The Ministry of Encouragement

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One of my good friends in ministry (and a pastor in Alabama!) has a ministry of encouragement.  Any time I am in the room with him, he makes me feel like I am the most important person there. He seems to care about what I tell him. He doesn’t so much offer advice. Instead he just takes some of the weight off of my shoulders by listening.

Church is like that. Some people seem to energize you and some people seem to drain you. Today I want to challenge you to a season of encouragement at a time in the life of this church where it could make a tremendous difference in the life of the church–but more importantly in the life of a person in this community of faith.  How great is it when someone simply urges you on to be something or do something that you might not do on your own?  Take a look at a video on YouTube.  It will get you thinking about this ministry of encouragement.  

Clinically, verbal encouragement has proven beneficial in studies on parenting, physical therapy, weight lifting, educational motivation, and the optimizing of ability in gifted children.  In practical, spiritual and biblical terms, it is vital for our ministry.  Before I do a mini-Bible study designed to encourage you, let me paint a mental picture.  A hot air balloon is typically pictured against a brilliant blue sky, rising to the heights above pristine landscapes.  As it rises, the balloonist (betcha didn’t know that word) controls the ascent by heating or cooling the air in the envelope (the balloon itself).

Before the modern hot air balloon, gas balloons did pretty much the same thing, but they ascended when the balloonist released weight, often the sand from sandbags, to allow the balloon to ascend.  The weight or sand is called ballast.

Ballast is also used to describe the weight a submarine must take on in order to dive below the surface of the sea.  Water is let into huge tanks to sink the sub. When onboard tanks are blown out and the water replaced with air, it gets rid of the ballast and the submarine is able to surface.  So whether getting rid of weight to gain altitude in a balloon or to ascend in a submarine, the act of getting rid of ballast is what “encourages” the vehicle to rise.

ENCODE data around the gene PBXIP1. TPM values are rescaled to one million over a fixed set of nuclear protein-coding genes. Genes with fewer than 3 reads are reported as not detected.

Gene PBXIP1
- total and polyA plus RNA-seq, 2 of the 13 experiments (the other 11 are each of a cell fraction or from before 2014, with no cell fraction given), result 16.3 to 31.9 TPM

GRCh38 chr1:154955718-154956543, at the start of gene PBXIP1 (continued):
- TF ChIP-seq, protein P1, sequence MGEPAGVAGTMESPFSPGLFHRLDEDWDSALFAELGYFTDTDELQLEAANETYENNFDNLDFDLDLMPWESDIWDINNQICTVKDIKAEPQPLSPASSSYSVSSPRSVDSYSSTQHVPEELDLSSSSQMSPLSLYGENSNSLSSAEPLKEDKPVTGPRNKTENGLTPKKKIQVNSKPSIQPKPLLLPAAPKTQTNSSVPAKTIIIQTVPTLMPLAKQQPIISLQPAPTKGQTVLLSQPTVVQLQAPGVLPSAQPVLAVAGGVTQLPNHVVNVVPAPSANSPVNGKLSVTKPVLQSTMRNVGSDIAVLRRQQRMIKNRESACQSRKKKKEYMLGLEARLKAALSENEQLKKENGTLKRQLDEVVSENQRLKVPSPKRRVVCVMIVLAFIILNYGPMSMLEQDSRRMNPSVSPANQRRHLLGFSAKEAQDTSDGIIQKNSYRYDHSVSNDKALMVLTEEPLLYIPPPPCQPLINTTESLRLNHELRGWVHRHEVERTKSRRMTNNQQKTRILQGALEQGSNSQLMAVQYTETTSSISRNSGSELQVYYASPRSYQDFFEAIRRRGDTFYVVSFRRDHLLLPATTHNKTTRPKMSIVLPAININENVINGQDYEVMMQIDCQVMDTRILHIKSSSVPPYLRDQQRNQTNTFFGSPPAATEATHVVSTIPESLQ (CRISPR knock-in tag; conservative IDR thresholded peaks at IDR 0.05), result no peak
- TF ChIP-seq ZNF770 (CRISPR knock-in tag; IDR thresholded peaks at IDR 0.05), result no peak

A good definition of encouragement is “helping people get rid of their ballast so they can rise higher and become the persons God intends for them to be.”  My friend understands that instinctively.  So did the biblical character Barnabas whose real name was Joseph. He was so known for lifting people up that he had a nickname (Barnabas) that means “Son of Encouragement.”  I will give you a brief introduction and a sermon outline and let you fill in the blanks yourself.

The story of Barnabas is found in Acts 4-Acts 15.  In 4:36 Joseph gets a nickname.  He demonstrated generosity in tough times, faithfulness and doctrinal soundness.  He invested in people.  To help with his example of a ministry of encouragement, let me give you a way to remember it.  Barnabas made others feel like a “V.I.P.”  He was a Very. Influential. Person.

V – Vouched for People (Acts 9:26-34) like Saul/Paul

I  – Invested in the Church at Antioch (Acts 11:19-26)

P – Patient with Imperfect People (Acts 13:5 & 13; 15:36-41)

An old story to close the deal: Redwood Trees in Northern California: their roots are shallow considering that some of the trees are over 200 feet tall.  The way it works is that the roots of the trees intertwine with each other, making it possible for these great redwood forests to withstand tremendous storms.

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